Japanese and Chinese antiques and art from B & C
Japanese Indigo-Dyed Cotton Furoshiki

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Directory: Antiques: Regional Art: Asian: Japanese: Textiles: Pre 1920: item # 59017

Please refer to our stock # 12-029A26 when inquiring.

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B & C   Antiques
P. O. Box 291
Derby, CT 06418

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Japanese Indigo-Dyed Cotton Furoshiki
This handsome indigo cotton “furoshiki” (carrying cloth) with three vertical panel construction features a flying crane descending upon the branch of a large gnarled pine tree. Meiji/Taisho period. There is an oval red seal with white characters beneath the crane’s wing. The design technique employed is hand-drawn, starch-resist dyeing (“tsutsugaki). “Tsutsu” means “tube” and “gaki” means “drawing,” the rice-paste resist being applied to the cotton with a paper cone having a tubular metal tip. The textile is then dipped repeatedly in indigo dyes. Where the paste lines had once been, white lines now remain, outlining the design in sharp contrast to the deep indigo blue background. Indigo textiles were the fabric of the countryside in Japan, and furoshiki are ubiquitous there to carry all manner of goods. (See feature article on Tsutsugaki in "Daruma 37" for similar examples.)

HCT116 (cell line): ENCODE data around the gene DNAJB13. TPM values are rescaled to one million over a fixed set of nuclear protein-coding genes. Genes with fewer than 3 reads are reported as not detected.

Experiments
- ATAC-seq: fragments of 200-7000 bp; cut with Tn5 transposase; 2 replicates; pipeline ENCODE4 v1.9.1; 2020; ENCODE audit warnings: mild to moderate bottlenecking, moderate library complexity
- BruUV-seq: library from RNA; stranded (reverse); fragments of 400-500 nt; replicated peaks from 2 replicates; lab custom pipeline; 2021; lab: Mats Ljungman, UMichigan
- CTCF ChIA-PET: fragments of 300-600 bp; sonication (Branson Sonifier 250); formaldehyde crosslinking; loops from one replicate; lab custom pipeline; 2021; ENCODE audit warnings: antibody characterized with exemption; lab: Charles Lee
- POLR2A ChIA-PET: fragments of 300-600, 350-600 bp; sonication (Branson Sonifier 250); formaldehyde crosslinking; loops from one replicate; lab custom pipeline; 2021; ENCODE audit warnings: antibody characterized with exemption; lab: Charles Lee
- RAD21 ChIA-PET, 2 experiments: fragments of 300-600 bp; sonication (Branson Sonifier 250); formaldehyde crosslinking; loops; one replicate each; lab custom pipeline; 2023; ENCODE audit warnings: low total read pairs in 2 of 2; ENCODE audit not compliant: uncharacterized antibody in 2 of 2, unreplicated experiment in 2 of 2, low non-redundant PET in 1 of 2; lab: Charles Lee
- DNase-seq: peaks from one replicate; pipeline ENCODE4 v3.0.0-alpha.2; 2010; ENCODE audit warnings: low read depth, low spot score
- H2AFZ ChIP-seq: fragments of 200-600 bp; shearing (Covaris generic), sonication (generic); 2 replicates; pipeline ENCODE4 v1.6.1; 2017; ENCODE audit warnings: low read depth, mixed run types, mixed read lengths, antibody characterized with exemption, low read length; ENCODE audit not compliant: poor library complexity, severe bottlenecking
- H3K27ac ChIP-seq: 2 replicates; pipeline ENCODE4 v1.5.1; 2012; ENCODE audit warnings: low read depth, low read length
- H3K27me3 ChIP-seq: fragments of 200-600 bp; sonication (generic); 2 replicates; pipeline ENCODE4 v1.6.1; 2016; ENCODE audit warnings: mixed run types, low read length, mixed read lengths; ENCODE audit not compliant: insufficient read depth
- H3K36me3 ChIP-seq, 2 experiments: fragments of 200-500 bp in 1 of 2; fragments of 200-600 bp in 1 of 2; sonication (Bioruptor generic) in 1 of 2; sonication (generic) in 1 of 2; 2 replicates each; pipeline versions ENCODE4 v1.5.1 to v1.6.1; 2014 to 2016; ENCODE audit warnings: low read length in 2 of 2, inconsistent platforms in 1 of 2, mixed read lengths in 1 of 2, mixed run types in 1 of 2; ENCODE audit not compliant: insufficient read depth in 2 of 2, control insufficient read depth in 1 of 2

CONDITION is excellent. The color is a deep and vivid shade of dark indigo blue, with no fading or patches. This attractive textile makes a very dramatic wall hanging.

DIMENSIONS: 50” (127 cm) high, 44” (112 cm) wide.

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